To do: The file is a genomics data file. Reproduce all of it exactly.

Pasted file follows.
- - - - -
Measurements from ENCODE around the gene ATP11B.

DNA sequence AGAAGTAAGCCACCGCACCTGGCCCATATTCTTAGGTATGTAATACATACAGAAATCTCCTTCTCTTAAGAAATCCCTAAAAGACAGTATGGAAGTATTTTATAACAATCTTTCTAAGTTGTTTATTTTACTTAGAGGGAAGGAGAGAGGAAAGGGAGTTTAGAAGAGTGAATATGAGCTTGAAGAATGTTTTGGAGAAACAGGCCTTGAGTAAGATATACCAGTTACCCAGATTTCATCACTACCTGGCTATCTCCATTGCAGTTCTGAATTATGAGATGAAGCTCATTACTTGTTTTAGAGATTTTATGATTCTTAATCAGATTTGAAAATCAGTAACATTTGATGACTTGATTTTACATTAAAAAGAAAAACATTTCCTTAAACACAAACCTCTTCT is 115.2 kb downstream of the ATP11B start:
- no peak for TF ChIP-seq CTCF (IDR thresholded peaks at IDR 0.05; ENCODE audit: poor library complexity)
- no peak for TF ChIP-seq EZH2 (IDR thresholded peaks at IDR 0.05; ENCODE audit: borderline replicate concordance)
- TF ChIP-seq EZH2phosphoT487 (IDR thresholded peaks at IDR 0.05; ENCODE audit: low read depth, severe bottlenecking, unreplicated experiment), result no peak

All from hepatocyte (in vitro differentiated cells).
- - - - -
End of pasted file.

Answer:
Measurements from ENCODE around the gene ATP11B.

DNA sequence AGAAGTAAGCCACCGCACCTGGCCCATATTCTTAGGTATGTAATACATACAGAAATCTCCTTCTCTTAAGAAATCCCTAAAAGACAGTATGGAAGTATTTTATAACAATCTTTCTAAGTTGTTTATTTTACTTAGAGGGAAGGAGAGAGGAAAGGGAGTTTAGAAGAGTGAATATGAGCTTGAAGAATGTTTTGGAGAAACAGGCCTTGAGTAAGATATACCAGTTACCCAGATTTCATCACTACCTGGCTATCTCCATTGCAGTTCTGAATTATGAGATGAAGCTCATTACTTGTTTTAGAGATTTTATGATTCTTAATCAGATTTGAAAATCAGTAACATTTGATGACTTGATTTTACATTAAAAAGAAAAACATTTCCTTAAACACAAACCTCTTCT is 115.2 kb downstream of the ATP11B start:
- no peak for TF ChIP-seq CTCF (IDR thresholded peaks at IDR 0.05; ENCODE audit: poor library complexity)
- no peak for TF ChIP-seq EZH2 (IDR thresholded peaks at IDR 0.05; ENCODE audit: borderline replicate concordance)
- TF ChIP-seq EZH2phosphoT487 (IDR thresholded peaks at IDR 0.05; ENCODE audit: low read depth, severe bottlenecking, unreplicated experiment), result no peak

All from hepatocyte (in vitro differentiated cells).